Summary: It’s hard to trust and obey, but man, what a ride!
Overtime Pay on the Mad Mouse
I had a job once working as an inventory control analyst in a factory. Like most factories, this one operated round the clock with 3 shifts. I was one of three analysts, 1 per shift. We worked the swing shift. 2 weeks on each shift.
I liked 2nd shift, get up at 7am, all day to get things done. You know I’m not a morning person so 1st shift was okay, but 3rd shift, 11 p.m.-7am, the graveyard shift, that was the worst. Hate is such a terrible word but I really, really, really didn’t like working that shift.
And if working 11-7 wasn’t bad enough, sometimes one of the others would call off and the big boss (the materials manager, not God) would come down and say, “You’re not done yet. Bob called off and I need you to work over 4 hours today”. And you’re screaming in your head, “Noooo! Bob, you big jerk!” Or something similar.
All you want to do is go home climb into your nice warm, soft bed and sleep because it’s been a long, rough night. You’ve gotten all your paperwork filled out, written up all the orders, & mentally prepared yourself for the end of the shift. But then you find out you’re not quite done yet. The bed and sleep will just have to wait.
I think many of us can relate to Peter. Had a rough night, tying up the loose ends, cleaning his net, can’t wait to go home. Jesus finishes his sermon and says to Peter, “Hey let’s go fishing!” What He actually said was, “Put out into the deep water and let down your nets for a catch!” And Peter’s response? “Nooooo!” Peter probably would have liked to told Jesus, “Hey you want to fish, go right ahead. I’m going home and going to bed.”
Now, keep in mind Jesus is a carpenter and Peter is a fisherman. Jesus knows how to build things and Peter knows how to catch fish. Peter has worked all night and not caught any fish. What Jesus asks him to do goes against everything he knows about fishing. It makes absolutely no sense. Peter has lived in the town by this lake his whole life. He has fished on this lake for years. He knows where to catch fish and when you can catch them.
Jesus says, “Let’s go fishing.” Or, “I need you to work overtime.” I can imagine the look on Peter’s face and what he’s thinking. “I’ve just finished cleaning and repairing my nets. Now this carpenter wants me to throw my CLEAN net back into the water where there are NO fish”.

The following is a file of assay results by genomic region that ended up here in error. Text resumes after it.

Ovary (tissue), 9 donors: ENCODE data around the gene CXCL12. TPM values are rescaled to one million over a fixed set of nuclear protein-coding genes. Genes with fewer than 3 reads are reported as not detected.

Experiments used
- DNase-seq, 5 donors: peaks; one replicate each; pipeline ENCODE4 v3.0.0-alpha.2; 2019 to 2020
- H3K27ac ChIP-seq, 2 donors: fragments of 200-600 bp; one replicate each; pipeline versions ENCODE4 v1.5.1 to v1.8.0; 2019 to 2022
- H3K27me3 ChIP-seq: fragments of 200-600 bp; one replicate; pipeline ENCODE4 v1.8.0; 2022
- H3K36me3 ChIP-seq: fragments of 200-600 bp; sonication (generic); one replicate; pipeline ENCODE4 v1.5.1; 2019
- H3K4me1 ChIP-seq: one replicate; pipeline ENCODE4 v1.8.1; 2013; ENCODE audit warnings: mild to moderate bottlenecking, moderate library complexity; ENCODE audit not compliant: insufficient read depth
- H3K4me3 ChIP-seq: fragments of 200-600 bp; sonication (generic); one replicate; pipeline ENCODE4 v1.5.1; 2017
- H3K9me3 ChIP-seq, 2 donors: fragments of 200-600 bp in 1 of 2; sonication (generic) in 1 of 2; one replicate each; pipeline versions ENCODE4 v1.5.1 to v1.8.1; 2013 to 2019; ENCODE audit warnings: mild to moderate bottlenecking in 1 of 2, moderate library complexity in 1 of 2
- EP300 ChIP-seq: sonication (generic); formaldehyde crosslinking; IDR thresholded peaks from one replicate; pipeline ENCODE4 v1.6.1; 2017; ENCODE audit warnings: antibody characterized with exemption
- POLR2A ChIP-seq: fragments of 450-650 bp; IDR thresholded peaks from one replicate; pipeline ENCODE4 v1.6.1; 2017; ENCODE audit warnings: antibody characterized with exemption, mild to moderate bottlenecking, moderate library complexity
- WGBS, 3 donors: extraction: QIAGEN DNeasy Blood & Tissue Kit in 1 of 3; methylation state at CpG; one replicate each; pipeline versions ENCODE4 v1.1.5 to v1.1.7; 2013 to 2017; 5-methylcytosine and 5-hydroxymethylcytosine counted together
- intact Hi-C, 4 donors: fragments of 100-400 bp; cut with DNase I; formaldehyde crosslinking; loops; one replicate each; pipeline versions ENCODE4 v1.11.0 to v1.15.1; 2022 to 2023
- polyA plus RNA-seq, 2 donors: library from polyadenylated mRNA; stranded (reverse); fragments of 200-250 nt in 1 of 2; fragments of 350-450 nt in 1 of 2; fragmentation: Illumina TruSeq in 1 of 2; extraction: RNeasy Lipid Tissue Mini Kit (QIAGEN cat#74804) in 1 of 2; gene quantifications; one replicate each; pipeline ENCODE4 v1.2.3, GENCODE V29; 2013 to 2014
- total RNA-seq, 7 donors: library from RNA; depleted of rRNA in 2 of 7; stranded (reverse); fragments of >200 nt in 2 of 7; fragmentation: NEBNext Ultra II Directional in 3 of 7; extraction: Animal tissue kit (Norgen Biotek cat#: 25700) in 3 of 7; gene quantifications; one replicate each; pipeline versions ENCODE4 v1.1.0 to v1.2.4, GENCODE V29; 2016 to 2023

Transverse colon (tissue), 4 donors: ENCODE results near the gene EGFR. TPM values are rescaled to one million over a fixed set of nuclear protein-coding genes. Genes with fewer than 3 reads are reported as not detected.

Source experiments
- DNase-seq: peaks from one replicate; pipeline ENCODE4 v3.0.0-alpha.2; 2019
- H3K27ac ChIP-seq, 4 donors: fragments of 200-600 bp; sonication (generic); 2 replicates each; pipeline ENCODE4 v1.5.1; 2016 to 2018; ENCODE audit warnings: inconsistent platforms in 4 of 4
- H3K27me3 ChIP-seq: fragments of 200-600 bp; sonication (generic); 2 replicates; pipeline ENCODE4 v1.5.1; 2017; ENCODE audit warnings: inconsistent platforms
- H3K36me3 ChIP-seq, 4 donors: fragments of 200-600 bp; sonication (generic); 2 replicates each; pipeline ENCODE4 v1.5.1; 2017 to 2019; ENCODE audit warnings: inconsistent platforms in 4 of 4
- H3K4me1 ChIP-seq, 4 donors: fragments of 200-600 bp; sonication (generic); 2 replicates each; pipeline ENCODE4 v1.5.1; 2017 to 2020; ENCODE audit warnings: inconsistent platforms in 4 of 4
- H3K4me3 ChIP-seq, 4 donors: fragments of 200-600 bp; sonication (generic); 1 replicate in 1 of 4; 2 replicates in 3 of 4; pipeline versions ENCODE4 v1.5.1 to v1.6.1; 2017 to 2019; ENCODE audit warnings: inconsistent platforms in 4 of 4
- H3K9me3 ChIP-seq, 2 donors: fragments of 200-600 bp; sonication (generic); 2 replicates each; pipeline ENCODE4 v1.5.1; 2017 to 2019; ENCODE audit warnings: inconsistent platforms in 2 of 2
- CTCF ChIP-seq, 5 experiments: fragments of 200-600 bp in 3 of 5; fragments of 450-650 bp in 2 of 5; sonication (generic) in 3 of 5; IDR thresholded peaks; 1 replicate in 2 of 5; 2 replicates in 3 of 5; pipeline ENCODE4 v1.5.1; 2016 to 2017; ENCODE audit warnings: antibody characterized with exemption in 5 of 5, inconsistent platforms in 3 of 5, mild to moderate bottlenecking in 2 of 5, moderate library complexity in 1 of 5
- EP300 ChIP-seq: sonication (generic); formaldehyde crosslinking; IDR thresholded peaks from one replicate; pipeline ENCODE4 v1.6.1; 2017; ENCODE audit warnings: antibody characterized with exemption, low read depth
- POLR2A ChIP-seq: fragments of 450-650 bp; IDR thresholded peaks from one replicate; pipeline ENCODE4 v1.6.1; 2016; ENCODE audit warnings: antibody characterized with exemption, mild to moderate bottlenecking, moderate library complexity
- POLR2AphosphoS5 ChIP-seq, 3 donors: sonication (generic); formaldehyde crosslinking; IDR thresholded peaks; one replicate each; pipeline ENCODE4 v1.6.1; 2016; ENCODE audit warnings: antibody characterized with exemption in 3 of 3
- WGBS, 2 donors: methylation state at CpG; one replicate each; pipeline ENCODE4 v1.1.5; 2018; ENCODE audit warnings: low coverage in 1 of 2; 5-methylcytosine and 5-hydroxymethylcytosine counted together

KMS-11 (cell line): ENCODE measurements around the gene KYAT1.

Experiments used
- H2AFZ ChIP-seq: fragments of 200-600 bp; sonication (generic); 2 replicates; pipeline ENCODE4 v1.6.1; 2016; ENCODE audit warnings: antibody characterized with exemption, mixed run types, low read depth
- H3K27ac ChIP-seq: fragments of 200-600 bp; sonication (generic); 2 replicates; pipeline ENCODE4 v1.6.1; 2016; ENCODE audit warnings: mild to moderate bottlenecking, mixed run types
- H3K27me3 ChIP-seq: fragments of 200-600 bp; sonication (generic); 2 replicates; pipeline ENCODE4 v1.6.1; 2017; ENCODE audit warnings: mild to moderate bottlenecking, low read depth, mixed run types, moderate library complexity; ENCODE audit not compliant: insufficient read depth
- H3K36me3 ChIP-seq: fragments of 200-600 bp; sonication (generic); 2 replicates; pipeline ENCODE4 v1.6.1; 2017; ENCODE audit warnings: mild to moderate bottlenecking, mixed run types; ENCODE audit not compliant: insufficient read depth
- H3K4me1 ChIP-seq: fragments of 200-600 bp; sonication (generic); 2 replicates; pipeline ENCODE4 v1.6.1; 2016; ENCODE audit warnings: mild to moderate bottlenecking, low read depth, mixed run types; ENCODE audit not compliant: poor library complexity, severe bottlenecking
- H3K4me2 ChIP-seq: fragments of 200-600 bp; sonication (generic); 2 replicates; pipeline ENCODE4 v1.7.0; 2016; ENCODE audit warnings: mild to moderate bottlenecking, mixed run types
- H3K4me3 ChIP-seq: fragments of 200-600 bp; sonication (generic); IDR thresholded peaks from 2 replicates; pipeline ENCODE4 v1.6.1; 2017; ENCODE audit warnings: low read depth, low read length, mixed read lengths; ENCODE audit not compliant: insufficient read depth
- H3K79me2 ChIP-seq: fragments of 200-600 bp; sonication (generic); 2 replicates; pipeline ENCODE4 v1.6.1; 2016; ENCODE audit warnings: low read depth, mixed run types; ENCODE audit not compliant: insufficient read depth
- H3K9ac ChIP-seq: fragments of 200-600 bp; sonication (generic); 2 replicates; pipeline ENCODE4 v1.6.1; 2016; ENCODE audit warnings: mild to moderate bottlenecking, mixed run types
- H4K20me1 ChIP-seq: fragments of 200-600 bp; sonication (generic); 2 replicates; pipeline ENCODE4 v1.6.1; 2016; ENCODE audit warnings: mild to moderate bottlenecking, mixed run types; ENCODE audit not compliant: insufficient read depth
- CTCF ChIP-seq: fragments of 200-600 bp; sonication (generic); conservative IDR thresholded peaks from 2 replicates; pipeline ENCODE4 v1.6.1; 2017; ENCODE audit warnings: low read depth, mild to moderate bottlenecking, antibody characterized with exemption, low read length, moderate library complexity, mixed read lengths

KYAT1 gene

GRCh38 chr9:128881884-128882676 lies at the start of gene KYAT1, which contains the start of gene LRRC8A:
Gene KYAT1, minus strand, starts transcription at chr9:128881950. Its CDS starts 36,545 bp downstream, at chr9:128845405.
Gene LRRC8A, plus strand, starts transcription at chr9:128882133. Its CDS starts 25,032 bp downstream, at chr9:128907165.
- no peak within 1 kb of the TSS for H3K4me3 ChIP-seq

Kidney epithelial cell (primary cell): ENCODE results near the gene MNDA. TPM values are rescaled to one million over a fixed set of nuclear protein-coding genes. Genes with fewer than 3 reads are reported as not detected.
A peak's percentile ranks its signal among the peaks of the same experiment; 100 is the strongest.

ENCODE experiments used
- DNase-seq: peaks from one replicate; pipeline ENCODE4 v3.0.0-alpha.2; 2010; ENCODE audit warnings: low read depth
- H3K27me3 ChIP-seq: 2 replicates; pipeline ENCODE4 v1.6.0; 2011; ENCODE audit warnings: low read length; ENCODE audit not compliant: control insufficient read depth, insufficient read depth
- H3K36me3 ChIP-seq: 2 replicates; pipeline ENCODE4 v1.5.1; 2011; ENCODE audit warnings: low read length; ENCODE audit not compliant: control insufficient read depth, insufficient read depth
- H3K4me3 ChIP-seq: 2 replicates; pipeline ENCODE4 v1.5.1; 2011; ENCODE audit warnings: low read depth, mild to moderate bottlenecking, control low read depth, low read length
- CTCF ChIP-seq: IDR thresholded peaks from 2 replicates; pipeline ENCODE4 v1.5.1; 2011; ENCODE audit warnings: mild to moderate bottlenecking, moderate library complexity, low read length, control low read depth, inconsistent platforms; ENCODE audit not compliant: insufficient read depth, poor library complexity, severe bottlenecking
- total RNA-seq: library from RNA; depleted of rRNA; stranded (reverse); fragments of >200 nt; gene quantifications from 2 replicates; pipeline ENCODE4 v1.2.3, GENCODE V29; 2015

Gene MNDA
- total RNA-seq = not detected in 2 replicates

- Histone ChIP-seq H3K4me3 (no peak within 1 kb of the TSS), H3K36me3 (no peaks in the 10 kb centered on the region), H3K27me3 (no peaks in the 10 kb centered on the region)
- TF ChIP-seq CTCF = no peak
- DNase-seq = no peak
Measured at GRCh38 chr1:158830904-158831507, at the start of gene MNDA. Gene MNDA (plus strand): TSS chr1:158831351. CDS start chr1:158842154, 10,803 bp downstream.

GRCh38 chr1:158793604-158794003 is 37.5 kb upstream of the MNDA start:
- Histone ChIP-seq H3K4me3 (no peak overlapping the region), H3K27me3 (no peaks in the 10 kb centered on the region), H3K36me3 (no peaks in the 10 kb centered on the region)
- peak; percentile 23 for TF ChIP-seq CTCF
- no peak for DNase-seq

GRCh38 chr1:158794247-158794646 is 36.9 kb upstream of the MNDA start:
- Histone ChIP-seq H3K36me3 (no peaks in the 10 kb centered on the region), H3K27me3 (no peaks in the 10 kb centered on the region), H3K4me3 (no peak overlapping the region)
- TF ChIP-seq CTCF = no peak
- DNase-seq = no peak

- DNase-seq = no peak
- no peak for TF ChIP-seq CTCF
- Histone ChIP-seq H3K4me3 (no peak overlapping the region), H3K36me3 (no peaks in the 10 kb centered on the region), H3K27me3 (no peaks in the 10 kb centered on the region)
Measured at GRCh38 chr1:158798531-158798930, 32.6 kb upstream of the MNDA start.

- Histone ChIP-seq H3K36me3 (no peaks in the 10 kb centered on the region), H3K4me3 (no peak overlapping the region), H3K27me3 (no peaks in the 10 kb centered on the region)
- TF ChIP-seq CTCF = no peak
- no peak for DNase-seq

But what is Jesus REALLY asking him to do? He’s asking him to trust.
Do you trust me enough to obey?
Do you trust me enough to throw you clean nets into dirty water?
Do you trust me enough to try again-even though you’d rather go home?
Do you trust me enough to do what I ask-even though it makes no sense?
Trust and obey! That’s what Jesus was really asking.
Peter offers a small objection, “Master, we have worked all night long but have caught nothing” but then resigns himself to the fact he’s stuck there for 4 more hours and says, “Yet if you say so, I will let down the nets.”
Peter tells Jesus that, common sense aside; he will trust and obey him. And that is just what he does. He looks beyond his own fishing expertise, beyond the arrogance that he doesn’t need anyone’s help in doing his job. He did what Jesus asked – this is the next step of faith – obedience, when it doesn’t make sense.
This isn’t unusual in the faith growing business that God is in. He has a rather interesting habit of asking those who listen to do something that doesn’t make sense.
Noah was told to build an ark to hold all the different animals in the world because God was going to flood the earth, even though it had never even rained before. That’s not really sensible is it?
Joshua was told by God to march around the walls of Jericho for six days in silence and on the seventh day to march around the wall seven times in silence and then to blow the trumpets. – Not exactly a sensible approach to taking a walled city by siege.
Namaan was leprous and Elisha told him to dip himself seven times in the Jordan River to be healed. The Jordan isn’t much more than a muddy creek. Nonsense!
God is in the business of growing faith. It would be nice if faith were like an escalator; but in reality it is more like a roller coaster.